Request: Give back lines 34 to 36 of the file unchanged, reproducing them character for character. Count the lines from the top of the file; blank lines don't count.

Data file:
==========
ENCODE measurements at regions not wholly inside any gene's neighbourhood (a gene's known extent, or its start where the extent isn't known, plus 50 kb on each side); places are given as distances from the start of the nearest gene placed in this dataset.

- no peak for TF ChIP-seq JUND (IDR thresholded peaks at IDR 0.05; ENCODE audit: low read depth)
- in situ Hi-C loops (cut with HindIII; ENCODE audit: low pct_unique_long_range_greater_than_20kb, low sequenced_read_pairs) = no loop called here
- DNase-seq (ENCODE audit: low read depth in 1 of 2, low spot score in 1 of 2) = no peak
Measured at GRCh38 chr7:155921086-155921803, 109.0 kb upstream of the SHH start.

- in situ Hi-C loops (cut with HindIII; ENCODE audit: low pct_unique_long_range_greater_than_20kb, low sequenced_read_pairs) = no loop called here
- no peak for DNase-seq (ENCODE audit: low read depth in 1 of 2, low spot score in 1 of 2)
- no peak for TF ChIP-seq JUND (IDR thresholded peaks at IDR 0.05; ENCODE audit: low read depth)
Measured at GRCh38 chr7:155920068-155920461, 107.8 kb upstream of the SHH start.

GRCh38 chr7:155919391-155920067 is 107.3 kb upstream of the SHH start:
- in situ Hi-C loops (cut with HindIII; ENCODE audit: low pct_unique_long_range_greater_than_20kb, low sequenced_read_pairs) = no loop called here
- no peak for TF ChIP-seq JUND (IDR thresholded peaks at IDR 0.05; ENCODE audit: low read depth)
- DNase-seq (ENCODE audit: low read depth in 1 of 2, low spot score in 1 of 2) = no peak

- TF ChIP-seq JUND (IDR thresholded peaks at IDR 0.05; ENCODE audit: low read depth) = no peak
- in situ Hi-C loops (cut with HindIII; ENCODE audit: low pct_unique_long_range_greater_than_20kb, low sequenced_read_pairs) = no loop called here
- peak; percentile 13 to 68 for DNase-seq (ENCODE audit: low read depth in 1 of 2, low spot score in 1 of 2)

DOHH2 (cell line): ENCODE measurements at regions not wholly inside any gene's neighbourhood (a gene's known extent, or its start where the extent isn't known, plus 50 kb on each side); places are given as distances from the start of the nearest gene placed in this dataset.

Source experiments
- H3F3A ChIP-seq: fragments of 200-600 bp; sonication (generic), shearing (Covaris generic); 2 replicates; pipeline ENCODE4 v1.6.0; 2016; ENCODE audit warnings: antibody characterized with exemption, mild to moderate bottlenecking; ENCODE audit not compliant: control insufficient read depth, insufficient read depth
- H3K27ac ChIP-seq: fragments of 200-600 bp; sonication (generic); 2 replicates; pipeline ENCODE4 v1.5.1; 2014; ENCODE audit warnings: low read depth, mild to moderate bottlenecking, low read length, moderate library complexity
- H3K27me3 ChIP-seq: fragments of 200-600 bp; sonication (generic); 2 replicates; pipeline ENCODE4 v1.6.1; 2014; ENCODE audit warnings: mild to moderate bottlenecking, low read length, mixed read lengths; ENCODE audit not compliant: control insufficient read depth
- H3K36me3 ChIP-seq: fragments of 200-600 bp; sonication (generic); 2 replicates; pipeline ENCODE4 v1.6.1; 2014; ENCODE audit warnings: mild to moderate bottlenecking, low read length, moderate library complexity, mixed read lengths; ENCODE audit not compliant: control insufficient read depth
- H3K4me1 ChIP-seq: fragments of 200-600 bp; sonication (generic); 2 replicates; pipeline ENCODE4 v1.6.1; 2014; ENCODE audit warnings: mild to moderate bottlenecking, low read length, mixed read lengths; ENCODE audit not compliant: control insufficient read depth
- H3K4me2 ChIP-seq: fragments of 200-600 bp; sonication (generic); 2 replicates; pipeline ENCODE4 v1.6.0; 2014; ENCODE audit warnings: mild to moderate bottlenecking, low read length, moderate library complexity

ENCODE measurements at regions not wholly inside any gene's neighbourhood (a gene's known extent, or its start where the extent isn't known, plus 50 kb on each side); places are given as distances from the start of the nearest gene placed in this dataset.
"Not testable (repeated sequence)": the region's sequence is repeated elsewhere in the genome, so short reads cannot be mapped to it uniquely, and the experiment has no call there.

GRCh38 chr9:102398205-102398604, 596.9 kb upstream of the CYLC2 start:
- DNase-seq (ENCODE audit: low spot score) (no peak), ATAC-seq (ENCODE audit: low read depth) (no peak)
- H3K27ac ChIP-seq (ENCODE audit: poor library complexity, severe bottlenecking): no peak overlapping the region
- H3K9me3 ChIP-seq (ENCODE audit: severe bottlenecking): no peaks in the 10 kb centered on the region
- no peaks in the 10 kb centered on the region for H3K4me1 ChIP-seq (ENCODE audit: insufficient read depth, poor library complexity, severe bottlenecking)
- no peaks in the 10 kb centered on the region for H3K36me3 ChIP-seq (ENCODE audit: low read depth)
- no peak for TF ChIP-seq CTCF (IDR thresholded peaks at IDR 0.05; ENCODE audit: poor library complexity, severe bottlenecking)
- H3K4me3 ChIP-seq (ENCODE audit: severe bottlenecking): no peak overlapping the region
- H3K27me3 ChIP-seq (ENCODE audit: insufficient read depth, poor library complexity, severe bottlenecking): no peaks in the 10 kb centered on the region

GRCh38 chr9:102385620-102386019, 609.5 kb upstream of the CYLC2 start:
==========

- H3K4me3 ChIP-seq (ENCODE audit: severe bottlenecking): no peak overlapping the region
- H3K27me3 ChIP-seq (ENCODE audit: insufficient read depth, poor library complexity, severe bottlenecking): no peaks in the 10 kb centered on the region

GRCh38 chr9:102385620-102386019, 609.5 kb upstream of the CYLC2 start: